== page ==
Structured Interviews: More Predictive, Less Biased, and Better for Candidates

We’ve all heard the quip attributed (wrongly, it turns out!) to Albert Einstein: “Insanity is doing the same thing over and over again and expecting different results.” Yet many hiring managers and recruiters do just that: they rely on unstructured interviews and gut feelings to make hiring decisions despite mounting evidence that these methods are poor predictors of future success and that they tend to introduce bias into the interview process.

 

Why do we so often resist adopting a structured interview process—in which all candidates are asked the same set of questions and are assessed based on a predetermined set of criteria—in favor of a less reliable technique? For one thing, Robert Dipboye argues, interviewers often find unstructured interviews more personally enjoyable. After all, most of us probably got into this profession partly because we enjoy talking to people!

 

In addition, we tend to be overconfident in how well gut feelings and intuition predict success. Paradoxically, this is partly because intuition is hard to quantify—and, as a result, its predictive power is hard to falsify. When we use evidence-based hiring practices, we gather aggregate data that shows both the successes and the failures of these methods. By contrast, when we rely on intuition, we don’t track outcome as rigorously and rely much more on anecdotes—for instance, that one star performer that we just had a good feeling about.

 

These factors can make the switch to structured interviews a hard sell. But it’s worth it for several reasons:

 

 

Structured Interviews Enhance Comparability Between Candidates

 

By asking all candidates the same questions, you ensure that you have a solid basis on which to compare candidates with one another. Too often, unstructured interviews leave you comparing apples to oranges. If you spend a lot of time talking with one candidate about his experience at a firm you used to work at, you may be gathering a lot of information; but much of this information will not be directly comparable with the information you get from other candidates who didn’t work at this firm. To make the information gathered from structured interviews as informative as possible, you should not only ask all candidates the same questions, but also score their responses based on a predetermined rubric.

 

 

Structured Interviews Minimize Interviewer Bias

 

Two of the most common cognitive biases that impede diversity, equity, and inclusion in the hiring process are affinity bias—in which we gravitate to people who are similar to us—and confirmation bias—in which we seek out information that supports our existing beliefs. While we are always susceptible to these kinds of biases, structured interviews limit their effects. By focusing on a set of predetermined questions, structured interviews avoid the non-job-related chit-chat that can be used unconsciously to determine if a candidate is “like us” (affinity bias). And similarly, structured interviews prevent the interviewer from unconsciously taking the conversation in a different direction depending on their preexisting impression of the candidate.

 

 

Structured Interviews Improve Candidate Experience

 

In the era of GlassDoor, you can bet that your candidates will be comparing their interview experiences. A structured interview process allows all candidates to share the same information with you, leaving them more confident in the fairness and equitability of the interview process. Moreover, because structured interviews are carefully designed to assess the things that correlate with success on the job, candidates feel more confident about the criteria on which they are being evaluated. And finally, structured interviews allow you to gather information more quickly than unstructured interviews, saving the candidates valuable time.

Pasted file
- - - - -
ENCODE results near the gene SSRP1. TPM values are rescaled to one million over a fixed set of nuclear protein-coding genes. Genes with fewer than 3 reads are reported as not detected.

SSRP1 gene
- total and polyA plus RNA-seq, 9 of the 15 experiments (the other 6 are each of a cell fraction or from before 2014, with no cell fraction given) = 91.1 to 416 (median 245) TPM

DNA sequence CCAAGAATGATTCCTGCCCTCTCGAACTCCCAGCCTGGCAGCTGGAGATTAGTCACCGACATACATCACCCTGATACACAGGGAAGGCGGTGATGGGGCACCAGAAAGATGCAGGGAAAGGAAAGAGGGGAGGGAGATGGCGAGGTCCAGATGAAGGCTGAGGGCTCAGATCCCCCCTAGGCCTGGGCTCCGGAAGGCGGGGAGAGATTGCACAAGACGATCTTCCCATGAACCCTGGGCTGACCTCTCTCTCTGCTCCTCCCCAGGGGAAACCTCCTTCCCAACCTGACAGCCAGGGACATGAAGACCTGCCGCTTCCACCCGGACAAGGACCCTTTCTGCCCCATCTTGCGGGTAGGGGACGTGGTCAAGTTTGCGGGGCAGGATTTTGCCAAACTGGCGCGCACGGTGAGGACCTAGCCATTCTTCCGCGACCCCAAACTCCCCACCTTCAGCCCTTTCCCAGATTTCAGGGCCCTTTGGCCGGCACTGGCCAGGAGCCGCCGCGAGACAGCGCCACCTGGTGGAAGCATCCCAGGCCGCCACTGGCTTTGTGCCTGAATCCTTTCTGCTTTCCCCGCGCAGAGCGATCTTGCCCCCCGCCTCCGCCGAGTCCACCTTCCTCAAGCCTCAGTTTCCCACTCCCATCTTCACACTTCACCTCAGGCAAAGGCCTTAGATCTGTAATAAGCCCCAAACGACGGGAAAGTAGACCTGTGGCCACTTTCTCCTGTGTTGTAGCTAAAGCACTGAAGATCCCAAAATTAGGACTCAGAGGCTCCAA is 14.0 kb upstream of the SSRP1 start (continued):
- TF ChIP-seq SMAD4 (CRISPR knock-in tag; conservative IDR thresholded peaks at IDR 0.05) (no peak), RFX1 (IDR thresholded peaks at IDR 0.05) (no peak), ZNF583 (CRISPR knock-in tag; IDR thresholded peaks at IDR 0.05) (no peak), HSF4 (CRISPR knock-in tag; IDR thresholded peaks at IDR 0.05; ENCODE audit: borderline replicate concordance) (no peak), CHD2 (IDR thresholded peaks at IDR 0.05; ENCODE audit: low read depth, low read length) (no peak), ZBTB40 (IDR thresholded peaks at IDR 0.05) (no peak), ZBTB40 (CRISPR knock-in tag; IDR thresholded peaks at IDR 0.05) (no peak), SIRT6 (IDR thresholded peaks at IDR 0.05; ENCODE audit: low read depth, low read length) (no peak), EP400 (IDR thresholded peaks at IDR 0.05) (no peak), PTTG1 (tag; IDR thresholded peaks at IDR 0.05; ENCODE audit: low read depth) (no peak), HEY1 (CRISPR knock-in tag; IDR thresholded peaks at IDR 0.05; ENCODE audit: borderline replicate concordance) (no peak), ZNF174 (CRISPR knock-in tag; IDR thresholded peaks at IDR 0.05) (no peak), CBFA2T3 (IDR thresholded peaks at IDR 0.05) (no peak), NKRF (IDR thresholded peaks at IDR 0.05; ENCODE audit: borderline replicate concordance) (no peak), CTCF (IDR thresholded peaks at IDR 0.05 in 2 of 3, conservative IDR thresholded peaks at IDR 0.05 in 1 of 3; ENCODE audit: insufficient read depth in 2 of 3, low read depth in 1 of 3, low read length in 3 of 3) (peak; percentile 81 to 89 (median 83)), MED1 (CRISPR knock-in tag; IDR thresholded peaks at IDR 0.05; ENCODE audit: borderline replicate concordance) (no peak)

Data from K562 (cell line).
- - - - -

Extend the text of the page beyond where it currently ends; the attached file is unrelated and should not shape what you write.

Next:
Ready to Implement Structured Interviews?

 

Implementing structured interviews requires several steps:

 

  • Identifying the factors that predict future success on the job. What do your star performers have in common?
  • Formulating questions that accurately assess these factors and that do not muddy them with irrelevant information. (Ask yourself: how would you have identified those star performers during the interview process?)
  • Developing a scoring system that allows you to evaluate answers to these questions consistently and accurately. To do so, write out not only the questions you’ll ask, but also the types of answers that would receive a high rating vs a low rating. Atta Tarki highlights the importance of this step in his Evidence-Based Recruiting, noting that it is “particularly helpful in disentangling the impression that candidates are giving off versus the substance of their responses.”
  • Tracking and assessing the results of your interview process to see if it is achieving the desired results. If you find that your structured interview questions are not as predictive as you’d expected them to be, this allows you to investigate why this is and redesign them for the future.

 

Developing a structured interview process requires a substantial initial outlay of time and effort, but it’s worth it for the return you get: a hiring process that is more predictive, less biased, and better for candidates. And while you might miss the opportunity to chat with the candidate about their favorite sports team or their recent vacation, don’t worry: you’ll have plenty of time for those conversations when they’re on your team.

 

 

Etha Williams is a Project Manager at ECA. She can be reached at [email protected].

 

 

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